He has found a home on the PGA Tour, but nothing came easy for Tommy Gainey, who honed his unorthodox swing playing for high stakes in his native South Carolina
This is an article from the May 16, 2011 issue
The golf ball in the pine needles belongs to Tommy Gainey, but this is not where Two Gloves wants to be on cut day at Quail Hollow. His father, the original Tommy Gainey, who worked for 39 years in the textile industry, has come up from Bishopville, S.C. Gloves's younger brother, Allen, a transportation manager with Coca-Cola, has come from across town. There are assorted Gaineys and friends of Gaineys all over the gallery. They're rooting hard.
In Carolina golfing circles—the fancy clubs, the ragged munis, it doesn't matter which—almost everybody has heard of the legend of Two Gloves. They know of the big-money games at dusk, where Gloves was usually the last man standing, a wad of crumpled bills in his mitts. The 59 he shot at Northwoods Golf Club in Columbia, S.C. (He missed a 12-footer for 58.) The 400-yard drive he hit at Bishopville Country Club. ("It bounced one time and hit one of the players on the green on the shoulder," says James Medlin, the club's general manger. "And Tommy walks right up to the green and goes, 'I didn't know I could do that. I apologize.'") These are the stories that follow Gainey like a shadow—the latest mythical figure from Bishopville. There is Felix Anthony (Doc) Blanchard, a bruising fullback who won the Heisman while playing at Army in 1945. There is the Lizard Man of Scape Ore Swamp, a reptilian humanoid said to terrorize locals with red eyes, green skin and sharp, black fingernails. And there is Two Gloves.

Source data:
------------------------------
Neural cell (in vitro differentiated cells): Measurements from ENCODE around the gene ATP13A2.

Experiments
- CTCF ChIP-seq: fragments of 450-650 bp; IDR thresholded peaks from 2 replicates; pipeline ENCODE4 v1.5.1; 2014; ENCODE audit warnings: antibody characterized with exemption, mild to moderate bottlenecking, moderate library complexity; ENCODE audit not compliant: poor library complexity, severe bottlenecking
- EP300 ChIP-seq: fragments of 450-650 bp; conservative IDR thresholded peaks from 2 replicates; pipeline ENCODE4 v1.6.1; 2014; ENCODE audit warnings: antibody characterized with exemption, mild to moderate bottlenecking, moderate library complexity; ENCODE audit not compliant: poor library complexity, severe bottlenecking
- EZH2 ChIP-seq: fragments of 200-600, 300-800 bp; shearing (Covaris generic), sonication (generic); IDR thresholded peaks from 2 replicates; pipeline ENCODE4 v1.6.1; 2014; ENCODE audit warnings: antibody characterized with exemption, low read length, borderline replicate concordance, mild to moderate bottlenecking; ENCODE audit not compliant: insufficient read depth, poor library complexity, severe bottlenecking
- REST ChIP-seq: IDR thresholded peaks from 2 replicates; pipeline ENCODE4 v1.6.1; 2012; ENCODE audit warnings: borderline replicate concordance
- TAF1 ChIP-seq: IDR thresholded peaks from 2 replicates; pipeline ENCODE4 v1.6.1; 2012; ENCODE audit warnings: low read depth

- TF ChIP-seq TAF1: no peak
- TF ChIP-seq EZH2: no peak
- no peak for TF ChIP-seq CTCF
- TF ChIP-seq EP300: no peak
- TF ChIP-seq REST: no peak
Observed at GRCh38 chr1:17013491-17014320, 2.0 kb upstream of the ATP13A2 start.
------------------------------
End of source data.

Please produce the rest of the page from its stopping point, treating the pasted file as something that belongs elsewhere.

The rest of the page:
Gainey slashes his ball off the pine needles at the par-5 5th hole, and it flies a bunker, skids across the green and settles into the rough, leaving a tricky birdie chip, which he runs about six feet by. "A par on a par-5," he mutters as he walks off the green. Gainey spots a young girl with a purple ribbon in her hair. He walks over and hands her the ball, eliciting applause and shouts of "Tommy" and "Gloves." He plays his last four holes in even par, slapping at a large watercooler after failing to birdie the par-5 7th.
After back-to-back third-place finishes at Hilton Head and New Orleans, Gainey would miss the cut at the Wells Fargo Championship by three shots, but the big picture still looks good. He also was in the top 10 at Phoenix and the Honda. In 15 events this season he has pocketed $1,250,497, and he is 92nd in the World Golf Ranking. Outside the ropes at Quail Hollow were tons of friends and family—his wife, Erin, whom he married in December, and his three-year-old son, Tommy III (his granddaddy calls him Trey), who lives with a former girlfriend. There are folks from the Low Country and Clemson and Charlotte and everywhere, it seems. The $9.5 million Players is next up, and Gloves is in the field.